Friday, June 25, 2010

Survivor's Guilt

Sometimes it seems as though all the news is difficult. The oil in the Gulf of Mexico just won't stop spilling. A dear friend of mine who has been struggling with chronic pain for months had surgery a few weeks ago to relieve it and is healing much more slowly than she wants to be. Another friend's mother is dying, more quickly than they anticipated. I have family members who are struggling financially and when I turned NPR on this afternoon, they were interviewing a 55 year old woman who has been out of work for two years after being laid off of a job she had for 30. Still another family we know is struggling to understand what is wrong with their daughter after years of invasive testing, and coming to grips with the harsh reality that 'recovery' is not an option at this point.

When I open my email or check the news website I like the best, I often brace myself first, awaiting the body blow of a possible morsel of bad news. I feel incredibly impotent in the face of it all. From my perspective in the Pacific Northwest, the water I'm drinking is clear and the beaches tar-free. My family members are all in good health and we are lucky enough to have sufficient food on our table and enough money to pay the bills every month for now. I know that this could change without warning, but with every bit of difficulty I hear about for those I care for, my life stands out in stark comparison just a little more.

A therapist I once had reminded me that making comparisons is a dangerous business and she was right. When I look at strangers and imagine that they are infinitely more capable, intelligent, centered individuals than I and beat myself up for inviting drama and tragedy in by being useless, I am falling in to the comparison trap. But it occurs to me that I am doing the same when I look at my relatively stable, carefree life in comparison to those around me who are struggling. Do I wish we were struggling, too? Just to make it even? Just to not "rub it in" that we aren't dealing with illness and death? No, not really. Do I wish that my loved ones, friends and family and strangers in Louisiana and the other gulf states weren't dealing with these difficult times right now? Yup. Certainly, but there isn't really anything I can do to change that.

So for now I think I'll just gather up the extra love and light coming from my clan, scoop in the strength and resilience we are lucky enough to be enjoying right now, and offer it up to the Universe. I hope she directs it to the right places. I trust she will. Feeling guilty for my happiness right now isn't helping anyone. Maybe this gift, the only one I truly have to offer, will.

Monday, June 21, 2010

Musings from Hawaii, Part 2

Every morning in Hawaii, Bubba sets his alarm for 6:15, gets up and showers, throws the nearest t-shirt and swim trunks on, shakes Eve awake, and the two of them tiptoe out the door. They walk down the beach to the Hula Hut, grab Bubba a latte and Eve a cup of tea, and wander back to sit in lounge chairs and stare at the ocean until Lola and I stagger down around 7:30 for breakfast.

One morning, Lola decides she wants to walk, too. She thinks we should all walk together, and the prospect of getting a hot chocolate at the Hula Hut is the icing on the cake. The four of us head down in the elevator together but as soon as our flip flops hit the walkway we separate. Two-and-two. Bubba and Eve leading the way, Lola and I lagging behind. Talking. Looking for geckos. Making percussive beats with our feet.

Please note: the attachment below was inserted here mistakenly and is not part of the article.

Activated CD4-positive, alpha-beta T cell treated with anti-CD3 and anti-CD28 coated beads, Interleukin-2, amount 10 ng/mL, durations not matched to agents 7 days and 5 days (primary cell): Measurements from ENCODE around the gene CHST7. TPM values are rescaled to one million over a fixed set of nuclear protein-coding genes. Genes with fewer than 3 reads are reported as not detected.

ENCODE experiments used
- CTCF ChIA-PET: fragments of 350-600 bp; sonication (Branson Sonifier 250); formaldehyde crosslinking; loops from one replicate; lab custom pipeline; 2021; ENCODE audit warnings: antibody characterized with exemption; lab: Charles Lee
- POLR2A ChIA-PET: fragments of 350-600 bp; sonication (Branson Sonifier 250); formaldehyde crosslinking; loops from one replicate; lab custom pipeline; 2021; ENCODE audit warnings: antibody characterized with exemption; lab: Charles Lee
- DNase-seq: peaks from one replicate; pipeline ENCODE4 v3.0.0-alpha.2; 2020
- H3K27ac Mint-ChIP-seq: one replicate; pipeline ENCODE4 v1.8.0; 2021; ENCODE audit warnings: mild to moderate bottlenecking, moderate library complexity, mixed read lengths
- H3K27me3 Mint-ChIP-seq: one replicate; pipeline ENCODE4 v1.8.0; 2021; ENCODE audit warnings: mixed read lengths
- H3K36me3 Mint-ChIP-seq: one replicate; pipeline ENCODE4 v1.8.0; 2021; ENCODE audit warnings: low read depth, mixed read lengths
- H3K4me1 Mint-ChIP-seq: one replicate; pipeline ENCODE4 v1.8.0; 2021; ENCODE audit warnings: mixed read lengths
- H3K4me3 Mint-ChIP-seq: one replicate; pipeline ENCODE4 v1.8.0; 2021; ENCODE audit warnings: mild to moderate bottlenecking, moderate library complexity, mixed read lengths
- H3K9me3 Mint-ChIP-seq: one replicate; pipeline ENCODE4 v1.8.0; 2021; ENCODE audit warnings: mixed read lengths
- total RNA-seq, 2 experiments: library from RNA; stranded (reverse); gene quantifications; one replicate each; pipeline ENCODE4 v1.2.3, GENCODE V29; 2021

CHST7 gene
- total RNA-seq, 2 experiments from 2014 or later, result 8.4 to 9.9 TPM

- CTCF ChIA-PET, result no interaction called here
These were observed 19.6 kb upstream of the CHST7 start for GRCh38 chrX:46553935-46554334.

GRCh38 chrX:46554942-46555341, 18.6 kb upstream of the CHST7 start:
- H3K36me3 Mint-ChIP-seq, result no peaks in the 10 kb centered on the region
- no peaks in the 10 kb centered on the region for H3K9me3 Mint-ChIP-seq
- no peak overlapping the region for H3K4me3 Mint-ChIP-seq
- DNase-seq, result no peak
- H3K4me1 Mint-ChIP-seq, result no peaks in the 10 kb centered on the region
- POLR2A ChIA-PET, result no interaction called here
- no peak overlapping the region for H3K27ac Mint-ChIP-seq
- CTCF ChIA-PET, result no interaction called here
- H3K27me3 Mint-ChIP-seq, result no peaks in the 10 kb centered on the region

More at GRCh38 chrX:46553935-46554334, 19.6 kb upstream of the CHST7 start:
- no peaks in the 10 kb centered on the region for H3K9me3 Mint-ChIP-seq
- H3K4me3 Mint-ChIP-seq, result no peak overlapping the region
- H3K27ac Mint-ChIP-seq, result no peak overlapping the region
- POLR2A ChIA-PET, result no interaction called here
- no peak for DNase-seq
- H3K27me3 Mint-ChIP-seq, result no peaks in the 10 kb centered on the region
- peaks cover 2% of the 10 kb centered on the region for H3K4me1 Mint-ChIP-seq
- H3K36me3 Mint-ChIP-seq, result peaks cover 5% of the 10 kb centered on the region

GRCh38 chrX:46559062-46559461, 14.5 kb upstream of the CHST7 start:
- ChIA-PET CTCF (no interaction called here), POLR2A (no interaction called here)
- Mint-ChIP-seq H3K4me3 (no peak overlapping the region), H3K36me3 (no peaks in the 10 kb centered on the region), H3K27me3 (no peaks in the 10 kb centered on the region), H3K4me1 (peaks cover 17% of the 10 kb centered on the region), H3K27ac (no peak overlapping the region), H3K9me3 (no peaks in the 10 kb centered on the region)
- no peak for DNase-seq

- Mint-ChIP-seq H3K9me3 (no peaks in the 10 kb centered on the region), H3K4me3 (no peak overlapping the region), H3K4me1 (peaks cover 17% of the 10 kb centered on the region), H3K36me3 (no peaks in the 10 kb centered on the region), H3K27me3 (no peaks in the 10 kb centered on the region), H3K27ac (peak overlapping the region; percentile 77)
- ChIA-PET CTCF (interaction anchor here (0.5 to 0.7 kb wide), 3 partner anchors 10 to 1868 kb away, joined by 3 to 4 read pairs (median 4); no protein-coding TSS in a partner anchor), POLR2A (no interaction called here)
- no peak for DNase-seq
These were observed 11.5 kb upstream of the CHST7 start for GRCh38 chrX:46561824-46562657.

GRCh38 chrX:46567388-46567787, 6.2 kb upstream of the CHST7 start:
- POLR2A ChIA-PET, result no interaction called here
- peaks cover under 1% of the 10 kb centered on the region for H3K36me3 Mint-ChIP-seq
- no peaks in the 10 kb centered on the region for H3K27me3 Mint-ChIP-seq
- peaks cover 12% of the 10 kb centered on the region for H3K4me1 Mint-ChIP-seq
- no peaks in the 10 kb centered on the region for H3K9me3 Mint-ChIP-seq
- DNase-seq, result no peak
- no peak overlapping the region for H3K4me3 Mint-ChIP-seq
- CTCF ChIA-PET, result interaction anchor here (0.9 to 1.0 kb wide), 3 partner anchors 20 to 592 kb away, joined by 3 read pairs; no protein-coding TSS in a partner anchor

By the time we hit the beach, those two are way ahead. Lola and I walk with our heads down, picking out bird tracks in the sand, finding holes where the crabs have dug themselves in so far you can't see anything but darkness, making patterns in the sand to confuse anyone who might be tracking us.

Bubba and Eve are on a mission. Drinks and then beach chairs. That is their sole focus. Lola fusses that they are missing all of the cool stuff we are seeing. I try to call them back, but it's not their way. They have a goal. A purpose. We are simply walking. And talking.

"I don't know why nobody wants to talk about what happens after you die. Some people just tell me that you go to Heaven and that's it, " Lola says. "But what if you don't? And even if you do, you have to feel something, right? People say you don't feel anything after you die because you're dead, but you're still something, right?"

She's not upset or angry, sad or timid. She is simply philosophical. She wants to have this discussion, to explore the possibilities, and so we talk. We talk about how some people believe in reincarnation and others believe in Heaven and Hell, and how there are probably even some out there who believe in some form of both. We wonder whether you get to choose what you get to be in your next life and if all living beings experience the same sensations and opportunities after death.

Lola picks out some tracks in the sand - someone was wearing flip flops with an interesting pattern and she stops to trace what she calls a 'puzzle piece' in the center of it. We collect bits of coral that have washed up on the beach and discover the tiny slashes in the sand where baby crabs have skittered from their safe holes to the sea.

We meet Bubba and Eve at the Hula Hut and order our drinks and when they head back to claim beach chairs, Lola and I resume our slow, meandering discovery of the day.

Sunday, June 20, 2010

Musings from Hawaii

My sister is having a little girl today. Her first.

I sit in the open air, listening to the wind and the waterfall, waiting and resting. My girls are entertained and patient, having comfortably settled in to their Hawaiian vacation with the knowledge that many more days of sunshine and rest stretch before them.

An old Anne Murray song comes over the loudspeaker and I know all the words. It's one of the ones we used to listen to in Mom's old VW squareback on our way to Crater Lake. The four of us packed in to "blueberry", our gloves and hats and cross country skis piled in the way back, me sitting in the front seat belting out the words with Mom.